Combinatorics: The Fine Art of Counting
Love math but bored in math class? This is the course for you! Combinatorics is a fascinating branch of mathematics that applies to problems ranging from card games to quantum physics to the internet. The only pre-requisite is basic algebra; however we will be covering a lot of material. A mathematically agile mind will be helpful.
Mark Twain at Mono Lake: Chapters 38 and 39 of Mark Twain's Roughing It
This book excerpt is from Roughing It, Mark Twain's humorous account of his western travels in the late 1860's. The excerpt includes Chapters 38 and 39, which account for Twain's visit to Mono Lake. While the text contains exaggerations (often deliberate) and some factual errors, it is an enjoyable historical reference. This Mono Basin Clearinghouse site provides a menu of additional Mono Lake related webpages including reports and studies database, reports and studies online, raw data, field no
Computational Biology: Bioinformatics Unit
This site features an undergraduate Computational Biology course as part of the Red Layer Microbial Observatory (RLMO) Project's Original Waksman/NSF supported courses and workshops. The course is offered as part of RLMO's education and outreach in order to better prepare students in the widely-applicable field of computational biology. Unit outlines, the syllabus, the project, and presentations and manuscripts about this curriculum can all be downloaded on site. Units include using NCBI, using
Epidemiology of Infectious Diseases
Introduces the basic methods for infectious disease epidemiology and case studies of important disease syndromes and entities. Methods include definitions and nomenclature, outbreak investigations, disease surveillance, case-control studies, cohort studies, laboratory diagnosis, molecular epidemiology, dynamics of transmission, and assessment of vaccine field effectiveness. Case-studies focus on acute respiratory infections, diarrheal diseases, hepatitis, HIV, tuberculosis, sexually transmitted
How language works - The cognitive science of linguistics
Students studying linguistics and other language sciences for the first time often have misconceptions about what they are about and what they can offer them. They may think that linguists are authorities on what is correct and what is incorrect in a given language. But linguistics is the science of language; it treats language and the ways people use it as phenomena to be studied much as a geologist treats the earth. Linguists want to figure out how language works. They are no more in the busin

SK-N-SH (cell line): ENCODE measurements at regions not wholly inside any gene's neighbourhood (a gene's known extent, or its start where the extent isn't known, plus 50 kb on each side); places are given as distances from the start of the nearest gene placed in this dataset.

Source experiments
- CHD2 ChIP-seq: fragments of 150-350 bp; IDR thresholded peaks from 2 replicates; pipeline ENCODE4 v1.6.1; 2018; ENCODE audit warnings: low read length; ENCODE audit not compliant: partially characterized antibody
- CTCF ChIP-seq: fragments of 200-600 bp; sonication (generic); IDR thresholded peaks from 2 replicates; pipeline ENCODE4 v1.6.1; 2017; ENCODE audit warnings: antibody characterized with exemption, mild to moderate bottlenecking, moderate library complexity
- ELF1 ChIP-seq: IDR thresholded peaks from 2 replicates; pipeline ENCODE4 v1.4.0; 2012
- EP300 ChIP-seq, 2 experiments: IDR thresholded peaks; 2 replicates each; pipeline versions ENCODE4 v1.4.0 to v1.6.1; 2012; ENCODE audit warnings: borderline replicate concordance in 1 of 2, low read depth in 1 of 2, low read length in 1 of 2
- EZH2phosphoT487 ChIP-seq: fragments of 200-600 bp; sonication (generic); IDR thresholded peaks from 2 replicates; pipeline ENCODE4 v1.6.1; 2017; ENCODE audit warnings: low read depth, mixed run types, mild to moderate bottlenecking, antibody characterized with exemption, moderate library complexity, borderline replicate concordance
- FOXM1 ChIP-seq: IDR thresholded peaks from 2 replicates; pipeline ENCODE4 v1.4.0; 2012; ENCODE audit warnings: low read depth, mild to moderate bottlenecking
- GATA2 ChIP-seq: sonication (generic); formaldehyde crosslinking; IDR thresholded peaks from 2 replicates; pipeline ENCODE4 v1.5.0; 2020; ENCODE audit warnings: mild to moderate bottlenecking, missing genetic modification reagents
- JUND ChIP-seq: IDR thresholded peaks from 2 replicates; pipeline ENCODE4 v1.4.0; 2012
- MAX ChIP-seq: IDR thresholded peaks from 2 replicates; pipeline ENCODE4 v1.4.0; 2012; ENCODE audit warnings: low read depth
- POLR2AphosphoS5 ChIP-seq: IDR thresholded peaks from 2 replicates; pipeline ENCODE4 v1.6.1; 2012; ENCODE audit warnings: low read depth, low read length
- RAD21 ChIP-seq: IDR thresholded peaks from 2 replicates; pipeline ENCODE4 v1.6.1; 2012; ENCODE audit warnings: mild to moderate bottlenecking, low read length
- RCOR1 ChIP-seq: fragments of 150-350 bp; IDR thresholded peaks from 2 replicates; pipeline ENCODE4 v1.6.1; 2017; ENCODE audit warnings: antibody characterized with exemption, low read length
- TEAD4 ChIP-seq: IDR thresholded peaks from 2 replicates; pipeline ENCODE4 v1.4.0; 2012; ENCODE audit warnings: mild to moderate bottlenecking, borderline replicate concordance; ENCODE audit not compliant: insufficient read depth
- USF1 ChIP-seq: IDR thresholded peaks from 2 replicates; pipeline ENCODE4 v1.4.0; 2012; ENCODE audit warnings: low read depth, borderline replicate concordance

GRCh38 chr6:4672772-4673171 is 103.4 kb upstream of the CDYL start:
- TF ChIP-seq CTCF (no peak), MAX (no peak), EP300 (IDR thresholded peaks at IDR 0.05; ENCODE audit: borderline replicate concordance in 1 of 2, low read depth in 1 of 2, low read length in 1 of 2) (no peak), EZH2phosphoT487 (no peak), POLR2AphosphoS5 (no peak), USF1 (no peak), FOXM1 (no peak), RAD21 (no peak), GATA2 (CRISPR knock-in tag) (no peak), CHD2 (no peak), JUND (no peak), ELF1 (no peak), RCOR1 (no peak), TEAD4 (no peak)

GLOBE Cave Protocol Field Guide: Comparing Surface and Subterranean Environments
The GLOBE Cave Protocol Field Guide utilizes existing GLOBE protocols to explore an extreme environment. Caves provide an opportunity to utilize GLOBE protocols to investigate underground environments and compare them to surface environments. Outside the cave, students record elevation, MUC, latitude and longitude, air temperature, relative humidity and air pressure. Inside the cave, students record air temperature, relative humidity and air pressure as well as observe and describe cave features
Elementary GLOBE: Water Wonders
Students will be introduced to different species of macroinvertebrates. They will hypothesize why each insect looks the way it does. Then students will make observations of macroinvertebrates. in an aquarium in their classroom. For an optional extension, teachers can take students to a local stream or pond to conduct field observations. The purpose of this activity is to introduce students to hydrology and the study of macroinvertebrates. and to understand how macroinvertebrates. help scientists
Beckett, Borges, & Nabokov, Spring 2009
There are a number of goals for this course. By the end of the semester, it is my hope that you will: * Gain comfort in reading difficult fictional narratives with a careful attention to detail, narrative technique, intertext, and context; * Reflect on how you read literature and share these reflections with the class; * Learn to engage in a critical dialogue with your peers and with the scholarship in the field; * Develop research skills applicable to the study of literature;
DNA microarray analysis is one of the fastest-growing new technologies in the field of genetic research. Scientists are using DNA microarrays to investigate everything from cancer to pest control. Now you can do your own DNA microarray experiment! Here you will use a DNA microarray to investigate the differences between a healthy cell and a cancer cell.